How to Optimize Brain Chemistry- Naturally
Stop the negative withdrawals, first!
Have you ever been shocked when you check your bank balance at the end of the month? You’ve been working hard, diligently following your budget but notice that your balance is $500 less than anticipated. The first response is often to think that someone else (the bank) must have made a mistake. But after examining the items line by line, you notice that everything is correct. Youhave simply been making too many tiny withdrawals (debits) without paying attention or recording them in your ledger- fancy coffee here, quick snack there, happy hour with friends, fast food, etc.
If those small withdrawals happen infrequently, they may not have a huge impact, but when done repeatedly, those debits can really impair our bottom line. Our neurochemistry works in much the same way. We keep chugging along fine, meeting all our obligations, thinking we are making the proper deposits, until one day we are sadly overdrawn, and didn’t see it coming. We come to a crashing halt!
So, how do we prevent that shock and increase our overall bottom line? Two choices, we either stop wasting resources unnecessarily ormake more deposits to increase our balance. When we apply this concept to our neurochemistry, the medical system attempts to increase the desired chemicals in our bodies through the use of pharmaceutical agents (akin to making more deposits to raise our bank balance). Each medication, however, comes with the possibility of side effects, so let’s quickly investigate what may be draining the system and stop the leaks. First, do no harm!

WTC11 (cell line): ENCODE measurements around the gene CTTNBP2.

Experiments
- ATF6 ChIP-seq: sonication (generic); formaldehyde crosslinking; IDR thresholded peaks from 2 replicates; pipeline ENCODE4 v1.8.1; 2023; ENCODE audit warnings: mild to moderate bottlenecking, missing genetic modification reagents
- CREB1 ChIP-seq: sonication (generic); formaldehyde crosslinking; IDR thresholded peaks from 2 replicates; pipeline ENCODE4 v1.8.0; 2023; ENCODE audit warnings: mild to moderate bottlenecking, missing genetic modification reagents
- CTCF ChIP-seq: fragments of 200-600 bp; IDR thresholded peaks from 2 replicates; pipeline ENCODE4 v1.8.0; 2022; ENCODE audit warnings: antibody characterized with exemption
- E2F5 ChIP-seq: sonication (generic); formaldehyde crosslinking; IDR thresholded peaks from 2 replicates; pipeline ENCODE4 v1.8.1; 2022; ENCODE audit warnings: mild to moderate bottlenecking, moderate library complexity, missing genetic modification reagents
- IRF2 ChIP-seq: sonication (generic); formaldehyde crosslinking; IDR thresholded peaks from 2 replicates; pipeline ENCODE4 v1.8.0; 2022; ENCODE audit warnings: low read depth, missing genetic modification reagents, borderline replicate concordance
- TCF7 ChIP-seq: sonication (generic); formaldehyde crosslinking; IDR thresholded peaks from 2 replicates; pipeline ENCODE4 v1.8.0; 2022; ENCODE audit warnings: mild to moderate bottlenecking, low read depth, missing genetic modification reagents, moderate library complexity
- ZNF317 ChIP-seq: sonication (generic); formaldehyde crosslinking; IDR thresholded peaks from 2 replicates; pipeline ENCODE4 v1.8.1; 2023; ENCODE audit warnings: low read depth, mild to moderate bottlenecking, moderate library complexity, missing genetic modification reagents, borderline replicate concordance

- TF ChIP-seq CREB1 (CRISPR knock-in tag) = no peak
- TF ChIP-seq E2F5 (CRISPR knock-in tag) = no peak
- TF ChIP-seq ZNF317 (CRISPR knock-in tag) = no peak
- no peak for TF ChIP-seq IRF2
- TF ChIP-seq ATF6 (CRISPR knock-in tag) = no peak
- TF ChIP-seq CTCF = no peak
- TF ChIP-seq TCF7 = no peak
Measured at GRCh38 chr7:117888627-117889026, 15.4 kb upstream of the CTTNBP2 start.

Our “Fab Four”Neurochemicals
Dopamine- The “feel good” hormone- Integral for motivation and helps one focus on desired goals… Set achievable, small goals along the path, and celebrate completion… tyrosine rich foods help.
Serotonin- Helps us “feel important”- helps regulate mood, sleep and appetite… Sunshine x 20” daily along with tryptophan rich foods.
Oxytocin- The “bonding” hormone… Touch, hugs (8/ day, lasting 20 seconds), massage, LOVE
Endorphins- These help us overcome our stress and pain caused due to physical activities. Creates a briefeuphoria that masks physical pain; stimulated bypain… Exercise, laugh, cry and stretch- all stimulate our body to release its OWN endorphins, as does dark chocolate & the use of vanilla and lavender aromas.
Identify and Modify the Negative Impacts
The most common problems are rooted in our American diet. As Huang (2019) points out, “high-fat Western diets and sugar-sweetened beverages have been associated with higher risk of depression or depressive symptoms” (lower dopamine and serotonin levels). Fats and sugars are essentially draining our critical neurochemicals!
I envision physicians sharing this information and prescribing “the balanced dietary patterns such as the Mediterranean diet and certain foods such as fish, fresh vegetables, and fruits”, explaining that these foods “have been associated with a lower risk of depression or depressive symptoms”. As a bonus to improving our moods, these dietary changes also improve cardiac health and stave off hypertension, cognitive decline and diabetes.
Chronic stress, inactivity and poor sleep patterns have also been shown to reduce serotonin levels along with deficiencies in vitamin D, magnesium, omega 3 fatty acids, B vitamins and folate. It is empowering to know that we can start feeling better naturally by avoiding the things that harm us and replacing them with healthier choices. When we know better, we can do better! Before looking outside for answers, it is so helpful to take an honest look at ourselves and change any habitual daily actions that may be draining our neurochemistry mood banks.